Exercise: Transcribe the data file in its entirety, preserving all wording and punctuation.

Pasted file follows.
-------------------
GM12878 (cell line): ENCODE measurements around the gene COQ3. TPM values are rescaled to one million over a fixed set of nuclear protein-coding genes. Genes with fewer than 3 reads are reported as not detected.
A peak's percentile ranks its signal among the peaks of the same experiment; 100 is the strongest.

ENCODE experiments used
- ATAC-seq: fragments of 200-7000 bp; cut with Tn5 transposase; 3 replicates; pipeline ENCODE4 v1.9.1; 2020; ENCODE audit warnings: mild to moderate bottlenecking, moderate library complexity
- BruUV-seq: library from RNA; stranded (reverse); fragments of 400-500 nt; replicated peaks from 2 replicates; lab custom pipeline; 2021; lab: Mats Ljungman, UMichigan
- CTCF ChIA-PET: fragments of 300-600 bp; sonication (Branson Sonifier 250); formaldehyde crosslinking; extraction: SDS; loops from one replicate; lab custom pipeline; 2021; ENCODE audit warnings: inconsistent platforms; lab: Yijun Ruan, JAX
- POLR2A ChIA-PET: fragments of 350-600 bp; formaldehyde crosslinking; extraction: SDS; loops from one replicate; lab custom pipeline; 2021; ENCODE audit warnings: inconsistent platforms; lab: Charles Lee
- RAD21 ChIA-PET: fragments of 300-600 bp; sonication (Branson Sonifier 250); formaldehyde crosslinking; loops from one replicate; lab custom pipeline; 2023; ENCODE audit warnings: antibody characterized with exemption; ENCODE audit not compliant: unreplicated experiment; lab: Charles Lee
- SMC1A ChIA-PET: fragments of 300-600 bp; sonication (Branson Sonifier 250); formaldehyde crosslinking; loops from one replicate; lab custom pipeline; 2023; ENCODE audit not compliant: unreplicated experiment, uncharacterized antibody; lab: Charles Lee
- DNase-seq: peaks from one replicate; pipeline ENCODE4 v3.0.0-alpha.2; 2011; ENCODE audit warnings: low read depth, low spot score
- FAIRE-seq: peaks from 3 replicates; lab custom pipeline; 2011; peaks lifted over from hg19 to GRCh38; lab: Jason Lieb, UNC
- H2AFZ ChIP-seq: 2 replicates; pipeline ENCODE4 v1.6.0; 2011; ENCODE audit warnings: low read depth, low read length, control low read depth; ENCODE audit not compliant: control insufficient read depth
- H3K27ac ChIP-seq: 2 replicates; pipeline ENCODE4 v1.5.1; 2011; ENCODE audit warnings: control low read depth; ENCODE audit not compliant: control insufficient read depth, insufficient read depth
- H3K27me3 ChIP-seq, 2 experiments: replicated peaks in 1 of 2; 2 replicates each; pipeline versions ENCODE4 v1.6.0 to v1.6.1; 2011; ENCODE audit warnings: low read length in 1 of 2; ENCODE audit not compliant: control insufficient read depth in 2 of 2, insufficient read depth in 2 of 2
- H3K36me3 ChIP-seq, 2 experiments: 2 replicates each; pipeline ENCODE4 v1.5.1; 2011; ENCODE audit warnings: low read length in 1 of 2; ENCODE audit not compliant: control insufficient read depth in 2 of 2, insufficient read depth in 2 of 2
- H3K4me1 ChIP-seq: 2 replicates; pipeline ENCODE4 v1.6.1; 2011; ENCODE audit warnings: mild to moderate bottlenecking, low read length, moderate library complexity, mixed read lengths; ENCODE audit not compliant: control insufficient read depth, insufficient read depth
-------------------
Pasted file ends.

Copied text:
GM12878 (cell line): ENCODE measurements around the gene COQ3. TPM values are rescaled to one million over a fixed set of nuclear protein-coding genes. Genes with fewer than 3 reads are reported as not detected.
A peak's percentile ranks its signal among the peaks of the same experiment; 100 is the strongest.

ENCODE experiments used
- ATAC-seq: fragments of 200-7000 bp; cut with Tn5 transposase; 3 replicates; pipeline ENCODE4 v1.9.1; 2020; ENCODE audit warnings: mild to moderate bottlenecking, moderate library complexity
- BruUV-seq: library from RNA; stranded (reverse); fragments of 400-500 nt; replicated peaks from 2 replicates; lab custom pipeline; 2021; lab: Mats Ljungman, UMichigan
- CTCF ChIA-PET: fragments of 300-600 bp; sonication (Branson Sonifier 250); formaldehyde crosslinking; extraction: SDS; loops from one replicate; lab custom pipeline; 2021; ENCODE audit warnings: inconsistent platforms; lab: Yijun Ruan, JAX
- POLR2A ChIA-PET: fragments of 350-600 bp; formaldehyde crosslinking; extraction: SDS; loops from one replicate; lab custom pipeline; 2021; ENCODE audit warnings: inconsistent platforms; lab: Charles Lee
- RAD21 ChIA-PET: fragments of 300-600 bp; sonication (Branson Sonifier 250); formaldehyde crosslinking; loops from one replicate; lab custom pipeline; 2023; ENCODE audit warnings: antibody characterized with exemption; ENCODE audit not compliant: unreplicated experiment; lab: Charles Lee
- SMC1A ChIA-PET: fragments of 300-600 bp; sonication (Branson Sonifier 250); formaldehyde crosslinking; loops from one replicate; lab custom pipeline; 2023; ENCODE audit not compliant: unreplicated experiment, uncharacterized antibody; lab: Charles Lee
- DNase-seq: peaks from one replicate; pipeline ENCODE4 v3.0.0-alpha.2; 2011; ENCODE audit warnings: low read depth, low spot score
- FAIRE-seq: peaks from 3 replicates; lab custom pipeline; 2011; peaks lifted over from hg19 to GRCh38; lab: Jason Lieb, UNC
- H2AFZ ChIP-seq: 2 replicates; pipeline ENCODE4 v1.6.0; 2011; ENCODE audit warnings: low read depth, low read length, control low read depth; ENCODE audit not compliant: control insufficient read depth
- H3K27ac ChIP-seq: 2 replicates; pipeline ENCODE4 v1.5.1; 2011; ENCODE audit warnings: control low read depth; ENCODE audit not compliant: control insufficient read depth, insufficient read depth
- H3K27me3 ChIP-seq, 2 experiments: replicated peaks in 1 of 2; 2 replicates each; pipeline versions ENCODE4 v1.6.0 to v1.6.1; 2011; ENCODE audit warnings: low read length in 1 of 2; ENCODE audit not compliant: control insufficient read depth in 2 of 2, insufficient read depth in 2 of 2
- H3K36me3 ChIP-seq, 2 experiments: 2 replicates each; pipeline ENCODE4 v1.5.1; 2011; ENCODE audit warnings: low read length in 1 of 2; ENCODE audit not compliant: control insufficient read depth in 2 of 2, insufficient read depth in 2 of 2
- H3K4me1 ChIP-seq: 2 replicates; pipeline ENCODE4 v1.6.1; 2011; ENCODE audit warnings: mild to moderate bottlenecking, low read length, moderate library complexity, mixed read lengths; ENCODE audit not compliant: control insufficient read depth, insufficient read depth